Biden calls SCOTUS decision "unthinkable," outlines new path to student loan forgiveness

Biden's alternative plan for student debt forgiveness is centered on the Higher Education Act

President Joe Biden offered two new approaches to help borrowers deal with their student debt burden following the U.S. Supreme Court's decision to block his student loan forgiveness plan.

Biden said in a press conference late Friday afternoon that he was "discouraged and angry" like so many millions of Americans who had expected the court would uphold the plan.  

"Today, the Supreme Court sided with Republican elected officials, blocking relief to over 40 million working and middle-class Americans," Biden said. "I believe the Court’s decision is wrong – I will not stop fighting to deliver relief to borrowers who need it the most."

With the original debt forgiveness plan now off the table, Biden outlined two new paths for Americans to find debt relief.

The first will model student debt forgiveness with a different law—the so-called Higher Education Act (HEA). HEA includes a provision that allows the Secretary of Education to compromise, waive or release federal student loans.\

"It's legally sound, but it will take longer to bring relief to many borrowers," Biden said.

Second, the administration is creating a temporary 12-month "on-ramp" to repayment, Biden said. Monthly payments and interest will accrue during this time, but borrowers that can't pay can use the on-ramp to avoid hurting their credit.

"This is not the same as the student loan pause, but during this period – if you miss payments – this 'on ramp' will temporarily remove the threat of default or having your credit harmed," Biden said.

If you hold private student loans, you could consider refinancing these to a better interest rate to lower your monthly payments. Visit Credible to compare options from different lender and choose the one with the best rate for you.


Biden says his failed forgiveness plan was good for America

Biden said his failed student debt forgiveness plan would have benefited Americans and the economy.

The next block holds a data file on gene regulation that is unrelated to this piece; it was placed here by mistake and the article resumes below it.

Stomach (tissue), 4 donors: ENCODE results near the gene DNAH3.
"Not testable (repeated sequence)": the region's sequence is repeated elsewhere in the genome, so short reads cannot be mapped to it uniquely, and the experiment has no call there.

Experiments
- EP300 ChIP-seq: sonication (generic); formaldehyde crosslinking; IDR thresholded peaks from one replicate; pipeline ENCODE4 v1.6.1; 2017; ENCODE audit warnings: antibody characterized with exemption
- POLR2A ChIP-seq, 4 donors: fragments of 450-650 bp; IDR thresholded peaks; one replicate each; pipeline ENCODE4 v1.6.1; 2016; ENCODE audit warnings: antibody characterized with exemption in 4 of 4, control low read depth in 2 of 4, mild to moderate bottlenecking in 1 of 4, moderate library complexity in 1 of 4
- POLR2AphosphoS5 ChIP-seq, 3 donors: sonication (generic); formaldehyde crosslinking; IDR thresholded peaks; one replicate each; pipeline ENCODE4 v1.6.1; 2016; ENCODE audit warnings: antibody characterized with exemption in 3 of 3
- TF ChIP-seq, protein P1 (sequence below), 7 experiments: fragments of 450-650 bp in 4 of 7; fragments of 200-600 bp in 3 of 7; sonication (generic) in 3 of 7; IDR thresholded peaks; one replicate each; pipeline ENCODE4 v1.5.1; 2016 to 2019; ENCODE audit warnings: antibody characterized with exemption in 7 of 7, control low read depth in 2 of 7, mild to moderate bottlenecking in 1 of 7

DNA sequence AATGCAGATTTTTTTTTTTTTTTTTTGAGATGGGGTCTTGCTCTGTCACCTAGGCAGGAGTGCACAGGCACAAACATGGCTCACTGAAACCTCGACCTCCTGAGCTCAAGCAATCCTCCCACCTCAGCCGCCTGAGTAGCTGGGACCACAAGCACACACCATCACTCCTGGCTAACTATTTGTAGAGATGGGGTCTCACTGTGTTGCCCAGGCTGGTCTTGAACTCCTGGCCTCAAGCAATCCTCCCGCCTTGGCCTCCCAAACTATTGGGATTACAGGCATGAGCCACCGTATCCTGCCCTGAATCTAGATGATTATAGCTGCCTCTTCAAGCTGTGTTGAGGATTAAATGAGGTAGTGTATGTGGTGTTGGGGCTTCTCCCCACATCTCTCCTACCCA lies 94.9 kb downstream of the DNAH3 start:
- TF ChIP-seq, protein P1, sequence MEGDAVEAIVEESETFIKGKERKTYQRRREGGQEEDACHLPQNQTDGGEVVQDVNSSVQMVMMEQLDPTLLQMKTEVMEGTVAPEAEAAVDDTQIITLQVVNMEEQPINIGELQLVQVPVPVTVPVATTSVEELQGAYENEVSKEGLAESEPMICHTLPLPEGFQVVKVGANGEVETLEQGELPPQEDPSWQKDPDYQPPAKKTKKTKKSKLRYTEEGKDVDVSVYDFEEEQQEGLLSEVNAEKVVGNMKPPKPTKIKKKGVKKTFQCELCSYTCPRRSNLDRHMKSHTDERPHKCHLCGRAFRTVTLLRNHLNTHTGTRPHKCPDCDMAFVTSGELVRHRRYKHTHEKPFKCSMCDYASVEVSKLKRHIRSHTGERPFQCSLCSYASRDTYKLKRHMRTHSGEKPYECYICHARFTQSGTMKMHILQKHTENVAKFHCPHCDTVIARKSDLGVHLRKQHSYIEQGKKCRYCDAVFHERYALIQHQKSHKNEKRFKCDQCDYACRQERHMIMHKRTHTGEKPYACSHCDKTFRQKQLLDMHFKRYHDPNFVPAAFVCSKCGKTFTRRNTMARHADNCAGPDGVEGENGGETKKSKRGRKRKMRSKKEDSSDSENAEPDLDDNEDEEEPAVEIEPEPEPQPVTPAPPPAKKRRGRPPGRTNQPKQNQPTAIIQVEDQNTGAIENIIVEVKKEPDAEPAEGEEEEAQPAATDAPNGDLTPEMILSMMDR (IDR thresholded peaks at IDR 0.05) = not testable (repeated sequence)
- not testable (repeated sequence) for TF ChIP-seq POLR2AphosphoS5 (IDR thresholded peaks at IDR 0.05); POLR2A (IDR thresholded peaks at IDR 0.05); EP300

The plan would have canceled up to $10,000 in federal loans per borrower making less than $125,000 a year (couples making less than $250,000) and up to $20,000 per borrower for those who used Pell Grants in college, eliminating about $441 billion in outstanding student debt

The plan was poised to mainly impact borrowers making less than $75,000 a year, and none of it would have gone to people making more than $125,000, according to the White House.

In the less than four weeks that the application for forgiveness was available, 26 million people either applied for debt relief or had already provided sufficient information to the Department of Education to be deemed eligible for relief, according to a White House fact sheet

However, the president's initiative faced several lawsuits. Two of those went before the Supreme Court and questioned Biden's use of the Higher Education Relief Opportunities for Students (HEROES) Act of 2003 to enact the plan. The HEROES Act of 2003 allows Congress to waive restrictions on student loan relief in the face of a national emergency. 

On Friday, the Supreme Court held that the Administration needs to have Congress' backing for the costly plan and rejected arguments that the Higher Education Relief Opportunities for Students (HEROES) Act of 2003 gave Biden authority to enact the plan.  

Biden cited the option for loan forgiveness through the Public Service Loan Forgiveness (PSLF) program, which can eliminate student loan debt for eligible government or nonprofit employees.  The Department of Education recently said it approved $42 billion in student loan forgiveness through updates to the PSLF program.